Extra Resources for MSAP Rigorous Evaluation
Is rigorous evaluation right for you?
Watch this video to learn more about what’s involved in an MSAP rigorous evaluation and how to decide whether it may work for your district.
View Video (6:33)
Conducting an MSAP rigorous evaluation provides a unique opportunity to gauge the impact of your program on student achievement and minority group isolation. There are some extra considerations the evaluation team should think about in setting up a rigorous evaluation. The additional resources provided here and for other practices will help you determine if this type of evaluation is appropriate for your district and, if so, to design and carry out the most rigorous evaluation possible.
Design the most rigorous evaluation possible
Even if it isn’t possible to use random assignment processes to assign students to the magnet school you are evaluating, you can still do a rigorous evaluation. Talk to your evaluator about various quasi-experimental designs that your district may be able to use. When well executed, these types of evaluations are also considered to be rigorous.
The matching required for a strong quasi-experimental study needs significant resources to gather and analyze information to determine appropriate comparison groups. Make sure your evaluation budget accounts for this additional requirement. Also be mindful of the demands on individuals in the comparison group who do not know much, if anything, about the program you are evaluating or the time and effort involved in annual data collection.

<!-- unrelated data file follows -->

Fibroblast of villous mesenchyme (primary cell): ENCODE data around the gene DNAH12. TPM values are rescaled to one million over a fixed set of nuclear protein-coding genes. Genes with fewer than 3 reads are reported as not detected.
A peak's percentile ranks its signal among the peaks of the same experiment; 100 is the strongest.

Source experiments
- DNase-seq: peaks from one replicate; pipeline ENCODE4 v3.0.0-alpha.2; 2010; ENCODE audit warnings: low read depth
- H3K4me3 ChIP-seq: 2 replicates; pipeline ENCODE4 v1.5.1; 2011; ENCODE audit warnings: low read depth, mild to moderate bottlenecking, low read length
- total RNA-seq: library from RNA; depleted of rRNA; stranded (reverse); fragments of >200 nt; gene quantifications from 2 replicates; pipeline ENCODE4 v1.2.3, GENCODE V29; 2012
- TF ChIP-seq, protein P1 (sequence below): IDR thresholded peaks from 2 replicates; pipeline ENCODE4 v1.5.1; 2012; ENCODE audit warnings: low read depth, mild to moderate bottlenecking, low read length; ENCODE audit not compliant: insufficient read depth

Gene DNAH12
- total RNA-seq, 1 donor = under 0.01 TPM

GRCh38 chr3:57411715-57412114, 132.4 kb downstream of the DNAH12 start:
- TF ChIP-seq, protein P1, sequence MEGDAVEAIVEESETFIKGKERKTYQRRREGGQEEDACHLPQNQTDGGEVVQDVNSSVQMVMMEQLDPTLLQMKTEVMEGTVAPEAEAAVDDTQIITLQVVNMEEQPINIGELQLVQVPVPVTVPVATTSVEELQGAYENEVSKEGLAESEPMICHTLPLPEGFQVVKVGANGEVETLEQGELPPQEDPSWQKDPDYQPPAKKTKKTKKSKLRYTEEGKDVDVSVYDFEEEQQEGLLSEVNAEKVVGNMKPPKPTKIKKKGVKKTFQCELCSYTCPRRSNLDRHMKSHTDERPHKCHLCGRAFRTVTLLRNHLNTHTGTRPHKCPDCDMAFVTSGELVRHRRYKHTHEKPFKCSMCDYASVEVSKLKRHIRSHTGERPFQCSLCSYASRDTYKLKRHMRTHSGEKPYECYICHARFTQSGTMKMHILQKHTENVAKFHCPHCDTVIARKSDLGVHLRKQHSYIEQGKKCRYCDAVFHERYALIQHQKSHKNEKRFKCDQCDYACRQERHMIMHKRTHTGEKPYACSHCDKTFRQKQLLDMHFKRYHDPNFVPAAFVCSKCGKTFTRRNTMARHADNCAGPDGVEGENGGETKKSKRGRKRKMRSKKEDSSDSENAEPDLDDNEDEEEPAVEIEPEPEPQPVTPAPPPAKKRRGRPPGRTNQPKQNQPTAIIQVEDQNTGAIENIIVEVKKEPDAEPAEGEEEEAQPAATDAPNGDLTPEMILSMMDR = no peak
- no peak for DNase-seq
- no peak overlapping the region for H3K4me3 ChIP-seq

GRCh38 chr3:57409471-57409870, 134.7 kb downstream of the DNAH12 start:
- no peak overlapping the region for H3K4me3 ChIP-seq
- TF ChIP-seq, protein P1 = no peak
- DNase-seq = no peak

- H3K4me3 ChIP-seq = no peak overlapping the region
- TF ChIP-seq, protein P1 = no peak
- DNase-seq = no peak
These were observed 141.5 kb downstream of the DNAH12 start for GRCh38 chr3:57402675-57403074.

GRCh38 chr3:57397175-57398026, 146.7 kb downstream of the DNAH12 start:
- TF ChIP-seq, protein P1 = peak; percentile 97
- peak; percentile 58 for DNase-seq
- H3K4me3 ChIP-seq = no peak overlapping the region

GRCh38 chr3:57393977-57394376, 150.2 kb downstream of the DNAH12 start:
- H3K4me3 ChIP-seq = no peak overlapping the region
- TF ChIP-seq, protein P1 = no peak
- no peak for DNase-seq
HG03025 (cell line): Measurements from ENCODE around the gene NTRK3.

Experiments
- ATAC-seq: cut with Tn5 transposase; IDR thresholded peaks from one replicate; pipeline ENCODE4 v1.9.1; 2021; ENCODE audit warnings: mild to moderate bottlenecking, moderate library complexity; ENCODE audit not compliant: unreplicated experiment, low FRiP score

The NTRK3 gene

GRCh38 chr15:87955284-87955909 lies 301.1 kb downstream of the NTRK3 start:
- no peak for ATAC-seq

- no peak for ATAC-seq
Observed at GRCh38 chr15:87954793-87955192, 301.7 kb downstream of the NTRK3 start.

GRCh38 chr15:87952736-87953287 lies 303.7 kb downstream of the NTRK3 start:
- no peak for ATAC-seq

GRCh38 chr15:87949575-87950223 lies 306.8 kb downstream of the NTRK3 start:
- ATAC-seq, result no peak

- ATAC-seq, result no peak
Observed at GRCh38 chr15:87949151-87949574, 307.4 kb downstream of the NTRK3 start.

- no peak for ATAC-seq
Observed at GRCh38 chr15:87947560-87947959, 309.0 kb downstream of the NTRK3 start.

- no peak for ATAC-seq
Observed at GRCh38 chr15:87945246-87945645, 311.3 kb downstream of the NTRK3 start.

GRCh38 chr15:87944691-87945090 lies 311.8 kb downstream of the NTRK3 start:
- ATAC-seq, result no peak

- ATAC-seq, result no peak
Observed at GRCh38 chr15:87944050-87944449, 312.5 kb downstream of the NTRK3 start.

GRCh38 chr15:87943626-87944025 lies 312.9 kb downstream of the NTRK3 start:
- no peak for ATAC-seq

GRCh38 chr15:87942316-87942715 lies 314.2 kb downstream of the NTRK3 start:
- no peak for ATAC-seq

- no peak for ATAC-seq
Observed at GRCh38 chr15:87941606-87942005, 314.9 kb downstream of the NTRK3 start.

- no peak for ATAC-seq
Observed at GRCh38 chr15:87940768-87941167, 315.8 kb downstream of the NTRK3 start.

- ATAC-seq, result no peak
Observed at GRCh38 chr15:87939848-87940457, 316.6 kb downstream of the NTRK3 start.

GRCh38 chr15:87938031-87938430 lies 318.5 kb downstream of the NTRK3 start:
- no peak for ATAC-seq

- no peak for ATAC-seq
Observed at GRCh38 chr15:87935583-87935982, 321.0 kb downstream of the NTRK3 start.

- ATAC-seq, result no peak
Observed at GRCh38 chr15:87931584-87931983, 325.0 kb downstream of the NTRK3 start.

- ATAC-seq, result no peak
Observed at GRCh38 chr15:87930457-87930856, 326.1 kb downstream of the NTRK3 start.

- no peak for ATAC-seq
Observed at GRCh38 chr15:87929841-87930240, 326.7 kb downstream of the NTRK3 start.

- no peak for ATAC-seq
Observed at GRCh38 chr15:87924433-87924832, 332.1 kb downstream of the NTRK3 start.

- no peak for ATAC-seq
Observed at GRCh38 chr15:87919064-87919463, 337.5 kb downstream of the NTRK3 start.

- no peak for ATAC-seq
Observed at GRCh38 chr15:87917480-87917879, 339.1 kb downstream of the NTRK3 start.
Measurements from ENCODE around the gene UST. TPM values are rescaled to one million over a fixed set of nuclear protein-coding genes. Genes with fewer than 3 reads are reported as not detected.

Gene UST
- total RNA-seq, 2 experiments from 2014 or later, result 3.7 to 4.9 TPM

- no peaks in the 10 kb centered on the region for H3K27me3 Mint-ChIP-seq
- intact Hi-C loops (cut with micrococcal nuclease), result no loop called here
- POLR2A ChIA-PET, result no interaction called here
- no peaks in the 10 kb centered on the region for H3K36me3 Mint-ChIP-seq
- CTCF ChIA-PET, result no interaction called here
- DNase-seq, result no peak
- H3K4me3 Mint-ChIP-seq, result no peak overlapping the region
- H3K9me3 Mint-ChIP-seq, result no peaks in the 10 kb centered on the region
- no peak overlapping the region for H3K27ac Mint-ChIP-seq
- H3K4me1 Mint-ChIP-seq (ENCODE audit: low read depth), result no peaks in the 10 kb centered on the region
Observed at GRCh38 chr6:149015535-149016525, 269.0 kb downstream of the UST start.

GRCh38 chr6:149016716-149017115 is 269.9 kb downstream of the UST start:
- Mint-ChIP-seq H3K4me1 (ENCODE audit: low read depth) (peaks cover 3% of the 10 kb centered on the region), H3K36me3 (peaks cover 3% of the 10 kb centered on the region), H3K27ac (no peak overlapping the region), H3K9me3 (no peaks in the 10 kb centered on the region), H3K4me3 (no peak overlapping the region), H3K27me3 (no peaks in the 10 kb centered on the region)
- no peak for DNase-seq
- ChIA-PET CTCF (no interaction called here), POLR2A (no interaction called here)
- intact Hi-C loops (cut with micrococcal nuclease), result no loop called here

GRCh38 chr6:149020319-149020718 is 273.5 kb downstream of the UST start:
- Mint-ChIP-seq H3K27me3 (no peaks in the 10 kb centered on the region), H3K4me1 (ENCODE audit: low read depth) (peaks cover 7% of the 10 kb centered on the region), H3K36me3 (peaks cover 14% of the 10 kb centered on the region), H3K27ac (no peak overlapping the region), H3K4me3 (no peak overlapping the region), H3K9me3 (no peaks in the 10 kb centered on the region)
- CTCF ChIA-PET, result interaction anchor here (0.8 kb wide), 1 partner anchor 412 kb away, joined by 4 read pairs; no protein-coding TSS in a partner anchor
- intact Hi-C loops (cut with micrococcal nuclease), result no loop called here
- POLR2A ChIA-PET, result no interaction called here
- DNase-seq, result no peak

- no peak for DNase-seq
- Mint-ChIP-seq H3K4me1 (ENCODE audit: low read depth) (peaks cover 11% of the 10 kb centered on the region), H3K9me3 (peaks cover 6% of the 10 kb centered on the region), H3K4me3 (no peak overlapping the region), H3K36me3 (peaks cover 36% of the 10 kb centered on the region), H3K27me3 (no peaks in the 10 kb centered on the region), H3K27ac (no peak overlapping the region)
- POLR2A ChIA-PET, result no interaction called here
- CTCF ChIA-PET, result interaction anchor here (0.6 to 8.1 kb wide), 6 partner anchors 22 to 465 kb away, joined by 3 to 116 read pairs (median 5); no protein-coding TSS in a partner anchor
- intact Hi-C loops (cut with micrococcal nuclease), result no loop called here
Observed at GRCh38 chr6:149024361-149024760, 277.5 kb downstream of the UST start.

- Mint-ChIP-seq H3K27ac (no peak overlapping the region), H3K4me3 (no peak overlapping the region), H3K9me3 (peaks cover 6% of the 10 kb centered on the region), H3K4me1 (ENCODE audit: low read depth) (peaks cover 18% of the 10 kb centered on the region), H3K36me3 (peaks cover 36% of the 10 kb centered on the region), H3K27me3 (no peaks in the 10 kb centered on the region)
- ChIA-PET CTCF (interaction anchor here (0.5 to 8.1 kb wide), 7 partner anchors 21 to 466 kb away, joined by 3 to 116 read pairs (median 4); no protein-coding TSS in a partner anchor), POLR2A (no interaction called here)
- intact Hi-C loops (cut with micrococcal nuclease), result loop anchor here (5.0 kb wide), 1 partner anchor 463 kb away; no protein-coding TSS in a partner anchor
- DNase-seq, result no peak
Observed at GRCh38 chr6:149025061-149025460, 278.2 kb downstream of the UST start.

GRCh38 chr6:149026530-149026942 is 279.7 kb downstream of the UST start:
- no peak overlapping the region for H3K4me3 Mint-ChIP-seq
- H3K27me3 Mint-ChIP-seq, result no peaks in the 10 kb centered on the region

To best choose a comparison group, use a two-stage matching process. First, select schools that are comparable to the magnet schools. Then, using propensity scoring, select students who most closely match the magnet school students.
Use student-level data to add to the power of the evaluation. Make sure the treatment and comparison groups have enough students to detect meaningful differences.
Define a unique treatment
In choosing comparison groups for a rigorous evaluation, avoid schools that have programs similar to your magnets. Non-magnet schools may receive funding or reform mandates that result in similar curricular programs, especially in areas like arts or science.
For evaluations using random assignment, the assumption is the unique experience of the magnet school is the only major difference between the treatment and control groups. However, it’s still important to know what’s happening in the control group’s schools because if they have similar experiences, this may help account for the lack of differences in outcomes.
TOOL Selecting Comparison Schools (.doc 86.5 KB)
Assess whether the program elements of a potential comparison school are different enough from your magnet program treatment to be effective for a quasi-experimental evaluation.
VIGNETTE When a Comparison School Engages in Similar Treatment (.pdf 143.3 KB)
Reflect on common challenges and remedies related to comparison school selection.
Identify outcome measures and instruments
- Make sure you are familiar with the additional requirements for ensuring valid data in conducting an experimental or quasi-experimental evaluation.
TOOL Getting Key Items Right When You Measure Program Outcomes (.doc 88.5 KB)
Check if your evaluation uses key data collection approaches that produce valid evidence of program impact for a rigorous evaluation.